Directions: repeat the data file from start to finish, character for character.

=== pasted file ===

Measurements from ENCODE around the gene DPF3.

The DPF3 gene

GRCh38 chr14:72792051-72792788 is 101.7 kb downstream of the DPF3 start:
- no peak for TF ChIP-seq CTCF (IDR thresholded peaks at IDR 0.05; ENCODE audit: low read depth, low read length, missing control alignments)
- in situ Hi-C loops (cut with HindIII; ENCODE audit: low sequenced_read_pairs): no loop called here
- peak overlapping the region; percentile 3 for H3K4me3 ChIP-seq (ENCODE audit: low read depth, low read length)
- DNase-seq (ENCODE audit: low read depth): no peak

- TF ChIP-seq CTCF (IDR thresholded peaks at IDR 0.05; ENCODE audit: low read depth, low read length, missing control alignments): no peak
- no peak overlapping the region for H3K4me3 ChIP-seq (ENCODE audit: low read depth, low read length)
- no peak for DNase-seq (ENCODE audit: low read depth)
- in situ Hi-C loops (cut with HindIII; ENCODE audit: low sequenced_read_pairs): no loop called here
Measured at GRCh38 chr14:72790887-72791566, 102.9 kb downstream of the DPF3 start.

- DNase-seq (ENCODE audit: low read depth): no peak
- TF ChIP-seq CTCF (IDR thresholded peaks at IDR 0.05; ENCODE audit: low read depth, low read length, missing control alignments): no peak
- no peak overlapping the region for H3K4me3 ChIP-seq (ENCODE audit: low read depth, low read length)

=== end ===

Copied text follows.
Measurements from ENCODE around the gene DPF3.

The DPF3 gene

GRCh38 chr14:72792051-72792788 is 101.7 kb downstream of the DPF3 start:
- no peak for TF ChIP-seq CTCF (IDR thresholded peaks at IDR 0.05; ENCODE audit: low read depth, low read length, missing control alignments)
- in situ Hi-C loops (cut with HindIII; ENCODE audit: low sequenced_read_pairs): no loop called here
- peak overlapping the region; percentile 3 for H3K4me3 ChIP-seq (ENCODE audit: low read depth, low read length)
- DNase-seq (ENCODE audit: low read depth): no peak

- TF ChIP-seq CTCF (IDR thresholded peaks at IDR 0.05; ENCODE audit: low read depth, low read length, missing control alignments): no peak
- no peak overlapping the region for H3K4me3 ChIP-seq (ENCODE audit: low read depth, low read length)
- no peak for DNase-seq (ENCODE audit: low read depth)
- in situ Hi-C loops (cut with HindIII; ENCODE audit: low sequenced_read_pairs): no loop called here
Measured at GRCh38 chr14:72790887-72791566, 102.9 kb downstream of the DPF3 start.

- DNase-seq (ENCODE audit: low read depth): no peak
- TF ChIP-seq CTCF (IDR thresholded peaks at IDR 0.05; ENCODE audit: low read depth, low read length, missing control alignments): no peak
- no peak overlapping the region for H3K4me3 ChIP-seq (ENCODE audit: low read depth, low read length)